Sometimes when ideas are trending in the scientific press, it's well deserved, a lot of the time it's not. I imagine by now most people have probably heard of the Simulation Argument, it comes from a 2003 paper by the philosopher Nick Bostrom. It's a statistical argument to the effect, that we're very likely living in a simulated universe rather than a real one. The argument goes something like this:
1. It's possible to simulate a universe like ours, with the kinds of experience we have in this world.
2. Perhaps far in the future, the technology to do so will exist and become sufficiently widespread.
3. Future beings will be interested in running ancestor-simulations of their past.
4. If 1-3 are true, then in the entire history of the universe simulated worlds will vastly outnumber real ones.
We should assume we’re typical observers and so, therefore, we are likely living in a simulated world rather than a real one. A lot of people like the idea that the universe is a simulation, they may think it speaks to their mental flexibility but actually, it portrays a fairly weak grasp of physics. The argument was covered on Sean Carroll's blog and he has a pretty good objection to it.
One way to understand this picture of the world is in terms of "digital physics" that all of reality, the laws of nature, spacetime, matter, energy are at bottom made up of grid nodes of bits, and encoded on an algorithm; looking at it top-down, gravity is the curvature of spacetime, so a quantum theory of gravity entails that spacetime is made up of discretely quantized parts.
That's a very naive approach to quantum gravity, and today we know a lot better. If we try to build up spacetime from 'atomic-like chunks' then our theory is not going to be Lorentz invariant–that's fancy-sounding science jargon for "in conflict with known physics" namely special relativity–if with respect to one reference frame I cannot talk about time separations smaller than a certain duration, then I can have a second frame of reference moving very fast with respect to first where those separations become enormously large. Where violations in the principle of relativity will be observed.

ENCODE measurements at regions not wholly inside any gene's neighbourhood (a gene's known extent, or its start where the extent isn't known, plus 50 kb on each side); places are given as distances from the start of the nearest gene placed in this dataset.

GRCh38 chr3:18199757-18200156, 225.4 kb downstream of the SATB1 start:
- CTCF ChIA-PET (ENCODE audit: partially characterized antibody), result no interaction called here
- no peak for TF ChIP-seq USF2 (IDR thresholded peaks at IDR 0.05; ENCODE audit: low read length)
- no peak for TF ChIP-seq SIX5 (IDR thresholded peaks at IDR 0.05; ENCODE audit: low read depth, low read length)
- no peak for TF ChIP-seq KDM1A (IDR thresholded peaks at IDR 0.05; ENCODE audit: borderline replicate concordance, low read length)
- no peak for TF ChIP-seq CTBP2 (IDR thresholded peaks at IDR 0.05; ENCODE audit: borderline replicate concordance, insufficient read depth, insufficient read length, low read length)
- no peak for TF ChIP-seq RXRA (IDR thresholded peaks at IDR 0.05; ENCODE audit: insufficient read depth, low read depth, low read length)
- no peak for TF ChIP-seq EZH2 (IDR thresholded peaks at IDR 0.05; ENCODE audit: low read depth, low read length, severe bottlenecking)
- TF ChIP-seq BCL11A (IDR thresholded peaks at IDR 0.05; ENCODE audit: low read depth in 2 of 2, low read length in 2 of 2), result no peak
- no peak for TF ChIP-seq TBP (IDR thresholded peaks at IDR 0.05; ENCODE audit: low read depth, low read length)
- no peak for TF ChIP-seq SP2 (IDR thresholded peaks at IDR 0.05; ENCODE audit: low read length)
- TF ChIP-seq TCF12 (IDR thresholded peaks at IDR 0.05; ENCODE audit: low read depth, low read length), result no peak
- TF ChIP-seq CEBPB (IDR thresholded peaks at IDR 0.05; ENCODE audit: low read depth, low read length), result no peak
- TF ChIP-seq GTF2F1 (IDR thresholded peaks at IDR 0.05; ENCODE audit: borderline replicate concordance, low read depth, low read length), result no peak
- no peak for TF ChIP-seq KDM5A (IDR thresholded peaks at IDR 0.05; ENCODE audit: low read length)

Second, if spacetime is built up from Planck sized units of volume, I should be able to do a very rudimentary calculation to infer the total number of bits of information I need to specify for a complete picture of that given region of spacetime. It should be:
The problem here is that that's false. We have a better way to calculate the information encoded in a region of space, using the Holographic Principle. The degrees of freedom are limited by the area of the boundary of a given region of spacetime, so S is proportional to the area, not the volume of that region.
Certain features of our world–spacetime, potentially consciousness and in my view, God–cannot be simulated on a computer, that already makes the Simulation Hypothesis impossible to accept.
I wish science popularizes (or the science media) would stop promoting the simulation hypothesis as though it were serious science, it's not even close to being half of a scientific idea. Digital physics hasn't derived General Relativity or the Standard Model of Particle physics, and there are seriously questionable philosophical assumptions fed into the argument as well.
It neglects for example that the physical substrate for consciousness is a biological organ, not an algorithmic code. Bostrom assumes "substrate independence" but the fact that I can simulate something looking very similar to rain on a computer doesn't mean that the computer program is itself wet, inside. Even if you could simulate a conscious being neuron-by-neuron, it would be at least as complex as the brain itself. Each person can't be "copied and pasted" but is an individual, which makes it incredulous at best, to imagine that simulated people will hugely outnumber real people.
The simulation argument isn't something that keeps me up at night, most people who read about these ideas in the scientific press are probably going to conclude that these "science" authors are full of shit and I don't blame them.